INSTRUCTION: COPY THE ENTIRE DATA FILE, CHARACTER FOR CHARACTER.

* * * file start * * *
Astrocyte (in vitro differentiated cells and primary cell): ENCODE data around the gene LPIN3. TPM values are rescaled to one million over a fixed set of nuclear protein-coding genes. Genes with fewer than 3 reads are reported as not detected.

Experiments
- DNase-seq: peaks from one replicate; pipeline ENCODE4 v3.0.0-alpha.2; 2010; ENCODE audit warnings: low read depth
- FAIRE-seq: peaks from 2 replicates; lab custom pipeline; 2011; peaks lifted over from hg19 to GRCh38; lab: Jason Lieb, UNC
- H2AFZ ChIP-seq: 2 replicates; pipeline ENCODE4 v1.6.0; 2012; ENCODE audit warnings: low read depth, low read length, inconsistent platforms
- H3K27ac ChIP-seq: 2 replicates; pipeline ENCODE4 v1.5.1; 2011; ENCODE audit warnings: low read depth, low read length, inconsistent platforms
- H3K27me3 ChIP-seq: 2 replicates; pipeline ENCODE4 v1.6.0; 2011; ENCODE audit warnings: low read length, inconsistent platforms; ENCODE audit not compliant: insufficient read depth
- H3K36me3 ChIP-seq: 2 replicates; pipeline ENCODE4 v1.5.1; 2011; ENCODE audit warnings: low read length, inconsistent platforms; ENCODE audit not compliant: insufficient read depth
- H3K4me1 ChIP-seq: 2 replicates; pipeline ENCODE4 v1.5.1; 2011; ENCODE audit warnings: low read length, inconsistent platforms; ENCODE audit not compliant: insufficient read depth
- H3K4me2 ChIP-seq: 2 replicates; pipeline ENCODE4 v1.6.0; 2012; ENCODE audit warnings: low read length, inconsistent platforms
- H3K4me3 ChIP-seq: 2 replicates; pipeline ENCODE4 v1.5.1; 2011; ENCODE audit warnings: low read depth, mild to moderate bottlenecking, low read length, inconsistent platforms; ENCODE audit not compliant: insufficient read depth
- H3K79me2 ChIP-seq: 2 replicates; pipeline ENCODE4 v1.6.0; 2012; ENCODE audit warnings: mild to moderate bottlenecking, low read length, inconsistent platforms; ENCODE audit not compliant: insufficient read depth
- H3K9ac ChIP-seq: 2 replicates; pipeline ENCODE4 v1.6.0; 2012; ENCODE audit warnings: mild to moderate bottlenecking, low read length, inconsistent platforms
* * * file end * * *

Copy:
Astrocyte (in vitro differentiated cells and primary cell): ENCODE data around the gene LPIN3. TPM values are rescaled to one million over a fixed set of nuclear protein-coding genes. Genes with fewer than 3 reads are reported as not detected.

Experiments
- DNase-seq: peaks from one replicate; pipeline ENCODE4 v3.0.0-alpha.2; 2010; ENCODE audit warnings: low read depth
- FAIRE-seq: peaks from 2 replicates; lab custom pipeline; 2011; peaks lifted over from hg19 to GRCh38; lab: Jason Lieb, UNC
- H2AFZ ChIP-seq: 2 replicates; pipeline ENCODE4 v1.6.0; 2012; ENCODE audit warnings: low read depth, low read length, inconsistent platforms
- H3K27ac ChIP-seq: 2 replicates; pipeline ENCODE4 v1.5.1; 2011; ENCODE audit warnings: low read depth, low read length, inconsistent platforms
- H3K27me3 ChIP-seq: 2 replicates; pipeline ENCODE4 v1.6.0; 2011; ENCODE audit warnings: low read length, inconsistent platforms; ENCODE audit not compliant: insufficient read depth
- H3K36me3 ChIP-seq: 2 replicates; pipeline ENCODE4 v1.5.1; 2011; ENCODE audit warnings: low read length, inconsistent platforms; ENCODE audit not compliant: insufficient read depth
- H3K4me1 ChIP-seq: 2 replicates; pipeline ENCODE4 v1.5.1; 2011; ENCODE audit warnings: low read length, inconsistent platforms; ENCODE audit not compliant: insufficient read depth
- H3K4me2 ChIP-seq: 2 replicates; pipeline ENCODE4 v1.6.0; 2012; ENCODE audit warnings: low read length, inconsistent platforms
- H3K4me3 ChIP-seq: 2 replicates; pipeline ENCODE4 v1.5.1; 2011; ENCODE audit warnings: low read depth, mild to moderate bottlenecking, low read length, inconsistent platforms; ENCODE audit not compliant: insufficient read depth
- H3K79me2 ChIP-seq: 2 replicates; pipeline ENCODE4 v1.6.0; 2012; ENCODE audit warnings: mild to moderate bottlenecking, low read length, inconsistent platforms; ENCODE audit not compliant: insufficient read depth
- H3K9ac ChIP-seq: 2 replicates; pipeline ENCODE4 v1.6.0; 2012; ENCODE audit warnings: mild to moderate bottlenecking, low read length, inconsistent platforms